Should I Go Or Should I Stay?
- Author Marilyn Vilyus
- Published January 5, 2011
- Word count 984
The answer to this question will change your life forever – no one can answer it for you. It’s easy for friends and family (even lawyers) to act like your decision to be obvious. Such a life-changing decision is rarely obvious. However, in the few instances where it is true, guidance can make your path easier.
If you (or your kids) have been physically abused:
Don’t walk out – Run! Sometimes this is easier said than done. It’s complicated, I know. How will you survive? Where will you go? Where can you take your kids? How will they stay in school? How will it affect your case if you leave your house? How can you keep your spouse from finding you?
These are just a few of the worries complicating this situation, but there are also many people who can have the resources and knowledge to guide you through this process. There are many support groups, non-profit shelters, and legal avenues that you can explore. Your safety, and that of your children, is more important than anything else!
If your spouse has already filed for divorce:
Even if you don’t want a divorce, your spouse has already begun the divorce process. This means that a lawsuit has been filed and a trial date will be set by the Court. Except for a small number of cases, it is likely that your divorce is "inevitable" and, if you are in Harris County, you will probably be divorced by six to nine months.
At this point, it may be in your best interest to discover your own legal options. This can help you make sure that your property settlement is fair and enforceable.
If you or your spouse needs support while the divorce is pending, a Court hearing can be held to determine the following:
– Who will pay which bills?
– Who will live in the house, and who will move out?
– Who will drive which car, make the payments, and pay for car insurance?
– How much cash support (i.e. "interim spousal support") will be needed, and for how long?
These are a few of the issues which will be included in the Temporary Orders. These are filed with the Court to help maintain the "status quo" until your divorce case is finalized.
You may be able to enter into an agreement with your spouse and his or her attorney to settle these issues without having to go to Court. Avoiding court may also help you avoid additional legal fees.
If you have kids, your rights also need to be protected in regards to the following:
– Visitation and access
– Your ability to make decisions concerning your children
– Child support
– Health insurance issues, etc.
How these issues are handled while the case is pending often affects your final decree of divorce.
If your spouse has left you and/or has stopped supporting you:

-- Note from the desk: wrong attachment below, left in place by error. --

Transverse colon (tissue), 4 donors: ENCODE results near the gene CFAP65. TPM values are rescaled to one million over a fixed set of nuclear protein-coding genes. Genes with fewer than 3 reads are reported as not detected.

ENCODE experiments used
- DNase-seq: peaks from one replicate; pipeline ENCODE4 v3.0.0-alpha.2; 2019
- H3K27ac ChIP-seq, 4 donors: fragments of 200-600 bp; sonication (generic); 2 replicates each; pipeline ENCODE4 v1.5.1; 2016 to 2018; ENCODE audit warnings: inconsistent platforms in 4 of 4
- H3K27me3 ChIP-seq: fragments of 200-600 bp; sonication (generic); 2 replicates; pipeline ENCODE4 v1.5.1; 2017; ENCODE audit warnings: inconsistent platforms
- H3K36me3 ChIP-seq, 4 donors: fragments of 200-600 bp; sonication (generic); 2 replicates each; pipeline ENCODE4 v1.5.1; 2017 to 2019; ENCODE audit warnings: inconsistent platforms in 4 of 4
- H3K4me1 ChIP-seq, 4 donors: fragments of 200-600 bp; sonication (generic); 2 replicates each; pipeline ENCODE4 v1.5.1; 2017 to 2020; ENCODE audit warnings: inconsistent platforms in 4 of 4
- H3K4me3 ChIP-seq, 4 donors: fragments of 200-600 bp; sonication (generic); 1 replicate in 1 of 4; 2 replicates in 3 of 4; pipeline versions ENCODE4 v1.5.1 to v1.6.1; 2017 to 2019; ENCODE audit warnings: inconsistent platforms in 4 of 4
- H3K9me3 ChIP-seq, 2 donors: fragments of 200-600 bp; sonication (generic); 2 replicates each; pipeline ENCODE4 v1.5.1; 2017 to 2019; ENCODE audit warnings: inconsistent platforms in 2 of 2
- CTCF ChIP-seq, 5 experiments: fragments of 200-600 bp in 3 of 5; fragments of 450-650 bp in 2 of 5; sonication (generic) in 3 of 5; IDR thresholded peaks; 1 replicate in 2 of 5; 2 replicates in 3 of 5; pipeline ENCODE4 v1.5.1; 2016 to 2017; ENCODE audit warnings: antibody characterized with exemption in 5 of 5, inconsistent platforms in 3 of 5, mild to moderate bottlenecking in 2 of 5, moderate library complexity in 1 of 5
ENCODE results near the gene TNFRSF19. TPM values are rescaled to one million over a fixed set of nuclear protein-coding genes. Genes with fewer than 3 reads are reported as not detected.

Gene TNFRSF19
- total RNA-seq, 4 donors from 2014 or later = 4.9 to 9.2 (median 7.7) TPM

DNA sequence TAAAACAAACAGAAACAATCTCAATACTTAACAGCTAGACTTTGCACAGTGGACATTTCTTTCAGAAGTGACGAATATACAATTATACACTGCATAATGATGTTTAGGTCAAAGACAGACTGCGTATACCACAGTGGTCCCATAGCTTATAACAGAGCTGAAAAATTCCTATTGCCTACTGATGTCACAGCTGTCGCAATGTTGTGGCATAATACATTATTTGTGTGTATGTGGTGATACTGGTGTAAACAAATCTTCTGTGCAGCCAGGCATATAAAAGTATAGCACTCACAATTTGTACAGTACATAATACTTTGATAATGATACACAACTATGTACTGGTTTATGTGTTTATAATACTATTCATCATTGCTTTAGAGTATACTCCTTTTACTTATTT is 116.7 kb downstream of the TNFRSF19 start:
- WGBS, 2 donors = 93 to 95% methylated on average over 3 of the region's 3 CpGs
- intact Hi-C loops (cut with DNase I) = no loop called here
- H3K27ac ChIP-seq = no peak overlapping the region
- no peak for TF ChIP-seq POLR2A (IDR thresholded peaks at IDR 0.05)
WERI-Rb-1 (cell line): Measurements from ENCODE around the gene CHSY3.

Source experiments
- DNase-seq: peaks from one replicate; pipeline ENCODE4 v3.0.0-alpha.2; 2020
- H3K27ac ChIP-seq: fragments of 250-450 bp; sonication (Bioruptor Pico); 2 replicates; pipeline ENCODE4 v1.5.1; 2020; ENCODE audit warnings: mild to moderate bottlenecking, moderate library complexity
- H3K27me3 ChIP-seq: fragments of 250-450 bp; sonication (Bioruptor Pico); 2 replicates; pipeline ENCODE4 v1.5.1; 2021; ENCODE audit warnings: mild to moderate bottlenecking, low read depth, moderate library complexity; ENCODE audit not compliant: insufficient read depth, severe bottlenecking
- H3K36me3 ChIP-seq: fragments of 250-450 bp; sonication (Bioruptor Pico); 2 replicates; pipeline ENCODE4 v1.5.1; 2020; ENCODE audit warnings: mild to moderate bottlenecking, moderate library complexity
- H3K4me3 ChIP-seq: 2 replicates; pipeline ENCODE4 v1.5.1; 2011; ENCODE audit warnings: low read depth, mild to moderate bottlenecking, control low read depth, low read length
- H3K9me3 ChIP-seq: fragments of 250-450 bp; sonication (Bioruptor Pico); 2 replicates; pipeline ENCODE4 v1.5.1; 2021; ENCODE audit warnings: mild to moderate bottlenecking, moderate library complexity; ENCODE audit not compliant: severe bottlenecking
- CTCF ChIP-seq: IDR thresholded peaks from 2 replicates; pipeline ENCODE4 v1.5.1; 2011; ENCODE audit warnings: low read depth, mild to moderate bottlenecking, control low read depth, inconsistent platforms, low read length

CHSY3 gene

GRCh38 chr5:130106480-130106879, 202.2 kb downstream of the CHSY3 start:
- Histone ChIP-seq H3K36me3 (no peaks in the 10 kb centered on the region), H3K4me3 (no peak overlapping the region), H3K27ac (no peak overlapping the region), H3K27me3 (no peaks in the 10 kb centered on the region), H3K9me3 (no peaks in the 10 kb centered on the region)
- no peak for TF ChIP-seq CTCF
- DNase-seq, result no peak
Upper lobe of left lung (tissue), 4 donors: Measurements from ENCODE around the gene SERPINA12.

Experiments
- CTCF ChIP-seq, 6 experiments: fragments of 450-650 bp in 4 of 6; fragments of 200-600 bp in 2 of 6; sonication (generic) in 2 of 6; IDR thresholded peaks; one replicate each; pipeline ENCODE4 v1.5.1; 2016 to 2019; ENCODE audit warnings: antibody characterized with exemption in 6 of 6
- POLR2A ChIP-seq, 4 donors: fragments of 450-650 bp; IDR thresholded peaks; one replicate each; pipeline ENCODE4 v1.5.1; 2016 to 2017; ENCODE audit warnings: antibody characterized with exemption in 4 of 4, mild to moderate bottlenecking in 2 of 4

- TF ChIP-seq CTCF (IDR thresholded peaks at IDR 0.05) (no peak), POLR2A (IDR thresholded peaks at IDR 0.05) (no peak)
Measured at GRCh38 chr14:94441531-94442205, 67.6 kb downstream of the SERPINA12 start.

Has your spouse done any of the following?
– Moved out
– Changed the locks to your home
– Stopped depositing paychecks to a joint checking account
– Taken your name off of bank accounts or credit cards
– Taken your credit cards away from you
– Withdrawn large amount of money from the bank, brokerage account or retirement account
– Sold property (e.g. car, furniture, jewelry, etc.) without your consent
– Stopped paying any of the bills (mortgage, utilities, car payment, car insurance, credit cards).
While doing one of the above doesn’t automatically mean your spouse is planning to divorce you, this may be "the beginning of the end." You need immediate legal advice to make certain that your future and best interests are protected.
This is just as important for the spouse with the "only or larger income" as it is for the more financially dependent spouse. Your assets and debts are still a part of the "community estate" until your divorce is finalized.
If your spouse has someone else:
Ouch! I don’t care how bad your marriage is, it hurts to know that your spouse is seeing someone else. An "affair" results in anger, hurt, resentment, self-doubt and anxiety – not to mention, fear, guilt, regret and depression!
There is often a lot of discussion about:
– Who is right?
– Who is wrong?
– Who started it?
– Who did it first?
– Who caused it?
– How it would be different if only………..
While the emotional issues in this situation are obvious and over-whelming, there are legal issues at stake, too. If you are the person who has "left the marriage and moved on" it is important to end your current marriage as quickly as possible.
If it is your spouse who has someone new, it can be tempting to "pretend this is not happening" and hope that your spouse will "come to his or her senses" and want you back. Sometimes, this does happen and couples are able to "forgive and forget" and put the pieces of their relationship back together.
Most of the time, this is not the way this story ends. Regardless, if you or your spouse is having an affair, it is important to call an attorney to find out your legal rights and/or obligations and risks.
What to do first:
Please do know, however, that if you think that any of the above scenarios might apply to you, you should consult with a Family Law attorney as soon as possible. A consultation does not commit you to hiring the attorney. It can help you find an attorney that your feel comfortable with and assess your options.
What if it’s not as bad as all that?
Not all cases are black and white. After all, your decisions from here on can have a large impact on your life and that of any children. Make sure that you voice your questions, whether it is with your attorney or with a loved one. This can help you make an informed decision about your future.
Marilyn Gayle Vilyus is a Houston divorce attorney with decades of experience. In her time helping protect the best interests of her clients, she has seen many scenarios repeated in the divorce process. For more information about her practice, please visit http://www.westhoustonattorney.com/.Article source: http://articlebiz.com
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